studies are in progress and will be available by 1987. In the absence
    of a complete data base for this compound the ADI was replaced by a
    temporary ADI at a lower level.

    Level Causing no Toxicological Effect

         Rats:     5 ppm in the diet, equivalent to 0.25 mg/kg bw

         Humans:   0.2 mg/kg bw/day

    Estimate of Temporary Acceptable Daily Intake for Humans

         0 - 0.002 mg/kg bw


    Required (by 1987)

         1.   Submission of the on-going toxicological studies sponsored
              by the "Dimethoate Task Force".

         2.   A dog study of at least six months' duration.


         Observations in humans.


    Budreau, C.H. & Singh, R.P. Effect of Fenthion and Dimethoate on
    1973      reproduction in the mouse. Toxicol. Appl. Pharmacol. 26:

    Chen, H.H., Hsueh, J.L., Sirianni, S.R. & Huang, C.C. Induction of
    1981      Sister-Chromatid exchanges and Cell Cycle Delay in cultured
              mammalian cells treated with eight organophosphorous
              pesticides. Mutat. Res. 88: 307-316.

    Dal Re, V. & Vola Gera, F. Determination of the acute dermal toxicity
    1976      of technical Rogor. Report from Centro Ricerche
              Antiparassitari, Montedison, Italy, submitted by Farmoplant,
              Italy to WHO. (Unpublished)

    Dal Re, V. & Vola Gera, F. Acute oral toxicity of technical Rogor
    1980      samples recently produced in albino rats. Report from Centro
              Ricerche Antiparassitari, Montedison, Italy, submitted by
              Farmoplant, Italy to WHO. (Unpublished)

    Gabliks, J. Responses of cell cultures to insecticides II. Chronic
    1965a     toxicity and induced resistance. Proc. Soc. Expt. Biol. Med.
              120: 168-171.

    Gabliks, J. Responses of cell cultures to insecticides III. Altered
    1965b     susceptibility to Poliovirus and Diptheria toxin. Proc. Soc.
              Expt. Biol. Med. 120: 172-175.

    Gabliks, J. & Friedman, L. Responses of cell cultures to insecticides
    1965      I. Acute toxicity to human cells. Proc. Soc. Expt. Biol.
              Med. 120: 163-168.

    Guthrie, F.E., Shah, P.V. & Moreland, D.E. Effects of pesticides on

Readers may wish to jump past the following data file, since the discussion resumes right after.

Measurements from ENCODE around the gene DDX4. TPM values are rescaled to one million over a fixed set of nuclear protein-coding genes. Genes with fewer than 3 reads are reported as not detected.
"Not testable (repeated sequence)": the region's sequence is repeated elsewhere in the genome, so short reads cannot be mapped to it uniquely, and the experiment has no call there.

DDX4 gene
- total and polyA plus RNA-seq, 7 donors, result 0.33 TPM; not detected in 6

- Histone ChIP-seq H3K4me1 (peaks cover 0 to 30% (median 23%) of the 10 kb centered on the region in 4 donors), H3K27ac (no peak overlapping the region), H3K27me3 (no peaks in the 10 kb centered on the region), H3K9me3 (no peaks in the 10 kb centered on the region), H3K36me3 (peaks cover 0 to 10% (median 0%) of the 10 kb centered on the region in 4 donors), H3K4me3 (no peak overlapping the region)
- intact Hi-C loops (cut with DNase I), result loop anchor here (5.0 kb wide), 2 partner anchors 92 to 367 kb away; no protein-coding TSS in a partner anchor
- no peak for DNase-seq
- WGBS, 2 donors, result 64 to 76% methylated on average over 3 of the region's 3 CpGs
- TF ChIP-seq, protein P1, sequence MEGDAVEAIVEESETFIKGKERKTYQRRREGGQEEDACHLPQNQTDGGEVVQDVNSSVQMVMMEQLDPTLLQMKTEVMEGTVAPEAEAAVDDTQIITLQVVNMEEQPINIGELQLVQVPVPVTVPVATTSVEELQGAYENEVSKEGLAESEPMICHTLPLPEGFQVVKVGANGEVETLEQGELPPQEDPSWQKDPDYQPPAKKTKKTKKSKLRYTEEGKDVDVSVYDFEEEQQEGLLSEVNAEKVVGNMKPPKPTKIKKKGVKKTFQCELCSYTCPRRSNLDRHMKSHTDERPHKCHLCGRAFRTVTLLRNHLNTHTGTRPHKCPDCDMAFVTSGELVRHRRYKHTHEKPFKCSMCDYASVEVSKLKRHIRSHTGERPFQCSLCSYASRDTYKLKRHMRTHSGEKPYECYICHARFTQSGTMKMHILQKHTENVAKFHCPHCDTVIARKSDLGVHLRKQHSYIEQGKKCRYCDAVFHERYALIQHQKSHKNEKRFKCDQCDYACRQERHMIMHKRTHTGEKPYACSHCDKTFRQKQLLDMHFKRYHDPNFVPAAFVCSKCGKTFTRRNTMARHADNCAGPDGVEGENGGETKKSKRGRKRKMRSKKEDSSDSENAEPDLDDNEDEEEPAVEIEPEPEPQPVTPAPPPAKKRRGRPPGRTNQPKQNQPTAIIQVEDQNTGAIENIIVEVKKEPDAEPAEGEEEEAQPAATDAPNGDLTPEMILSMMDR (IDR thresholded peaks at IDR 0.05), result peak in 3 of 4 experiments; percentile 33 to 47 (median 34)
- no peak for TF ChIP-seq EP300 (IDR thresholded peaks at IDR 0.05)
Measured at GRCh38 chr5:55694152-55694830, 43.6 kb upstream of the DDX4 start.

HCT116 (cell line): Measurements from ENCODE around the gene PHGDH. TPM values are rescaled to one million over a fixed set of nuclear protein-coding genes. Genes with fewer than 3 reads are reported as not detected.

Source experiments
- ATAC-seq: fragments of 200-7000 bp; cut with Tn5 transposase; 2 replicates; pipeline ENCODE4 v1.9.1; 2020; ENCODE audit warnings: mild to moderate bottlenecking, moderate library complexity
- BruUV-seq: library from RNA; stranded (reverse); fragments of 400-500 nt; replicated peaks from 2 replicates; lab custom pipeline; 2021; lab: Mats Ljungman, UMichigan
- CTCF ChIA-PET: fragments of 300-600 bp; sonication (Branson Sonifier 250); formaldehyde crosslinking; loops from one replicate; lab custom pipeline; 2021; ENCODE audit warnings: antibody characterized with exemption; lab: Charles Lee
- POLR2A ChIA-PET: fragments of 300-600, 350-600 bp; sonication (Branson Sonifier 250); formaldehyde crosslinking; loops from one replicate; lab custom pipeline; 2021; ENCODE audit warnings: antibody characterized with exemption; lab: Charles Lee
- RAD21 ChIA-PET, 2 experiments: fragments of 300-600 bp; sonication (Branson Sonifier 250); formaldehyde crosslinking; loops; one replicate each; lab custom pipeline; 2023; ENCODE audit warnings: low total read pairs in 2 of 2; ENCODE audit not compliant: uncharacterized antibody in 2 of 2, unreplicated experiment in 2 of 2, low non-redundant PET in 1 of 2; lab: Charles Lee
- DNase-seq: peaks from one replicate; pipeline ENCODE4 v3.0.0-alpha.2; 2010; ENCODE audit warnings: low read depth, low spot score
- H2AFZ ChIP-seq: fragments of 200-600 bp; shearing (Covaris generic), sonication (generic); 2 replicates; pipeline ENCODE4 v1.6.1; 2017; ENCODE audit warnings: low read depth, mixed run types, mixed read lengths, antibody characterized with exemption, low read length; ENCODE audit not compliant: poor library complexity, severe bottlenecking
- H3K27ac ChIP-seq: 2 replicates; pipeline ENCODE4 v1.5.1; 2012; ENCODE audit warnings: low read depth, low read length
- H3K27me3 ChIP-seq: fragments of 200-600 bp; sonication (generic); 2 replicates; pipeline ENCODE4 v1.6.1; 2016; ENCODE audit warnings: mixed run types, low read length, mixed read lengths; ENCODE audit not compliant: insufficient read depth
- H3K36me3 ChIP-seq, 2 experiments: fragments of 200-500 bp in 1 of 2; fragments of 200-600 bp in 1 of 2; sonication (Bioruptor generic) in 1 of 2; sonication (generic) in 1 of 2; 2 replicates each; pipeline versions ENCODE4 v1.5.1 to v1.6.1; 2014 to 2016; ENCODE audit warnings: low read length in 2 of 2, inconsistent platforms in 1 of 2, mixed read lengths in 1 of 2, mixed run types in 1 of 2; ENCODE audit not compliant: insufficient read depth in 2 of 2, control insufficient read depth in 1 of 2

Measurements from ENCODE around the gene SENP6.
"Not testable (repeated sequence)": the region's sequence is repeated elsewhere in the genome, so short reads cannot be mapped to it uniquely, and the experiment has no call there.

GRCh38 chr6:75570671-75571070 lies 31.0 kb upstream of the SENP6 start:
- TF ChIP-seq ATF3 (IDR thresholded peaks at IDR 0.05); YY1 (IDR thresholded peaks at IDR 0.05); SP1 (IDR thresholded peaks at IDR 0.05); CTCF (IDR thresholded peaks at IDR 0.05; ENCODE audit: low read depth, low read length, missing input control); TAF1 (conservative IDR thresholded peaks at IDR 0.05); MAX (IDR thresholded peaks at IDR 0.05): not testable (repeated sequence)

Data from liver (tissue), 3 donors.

1980      active transport of glucose through the isolated intestine
              of the mouse. J. Agric. Food Chem. 22: 3.

    Khera, K.S. Evaluation of Dimethoate (Cygon 4E) for teratogenic
    1979      activity in the cat. J. Environ. Pathol. Toxicol. 2:

    Khera, K.S., Whalen, C., Trivett, G. & Angers, G. Teratogenicity
    1979      studies on pesticidal formulations of Dimethoate, Diuron and
              Lindane in rats. Bull. Environ. Contam. Toxicol. 22:

    Mohn, G. 5-methyl tryptophan resistance mutations in Escherichia Coli
    1973      K-12. Mutat. Res. 20: 7-15.

    National Cancer Institute. Bioassay of Dimethoate for possible
    1976      carcinogenicity. NCI-CG-TR-4 DHEW Publication No. (NIH)

    Rani, M.V.U., Reddi, O.S. & Reddy, P.P. Mutagenicity studies involving
    1980      Aldrin, Endosulfan, Dimethoate, Phosphamidon, Carbaryl and
              Ceresan. Bull. Environ. Contam. Toxicol. 25: 277-282.

    See Also:
       Toxicological Abbreviations
       Dimethoate (EHC 90, 1989)
       Dimethoate (HSG 20, 1988)
       Dimethoate (ICSC)
       Dimethoate (FAO Meeting Report PL/1965/10/1)
       Dimethoate (FAO/PL:CP/15)
       Dimethoate (FAO/PL:1967/M/11/1)
       Dimethoate (JMPR Evaluations 2003 Part II Toxicological)
       Dimethoate (AGP:1970/M/12/1)
       Dimethoate (Pesticide residues in food: 1983 evaluations)
       Dimethoate (Pesticide residues in food: 1984 evaluations)
       Dimethoate (Pesticide residues in food: 1987 evaluations Part II Toxicology)
       Dimethoate (Pesticide residues in food: 1996 evaluations Part II Toxicological)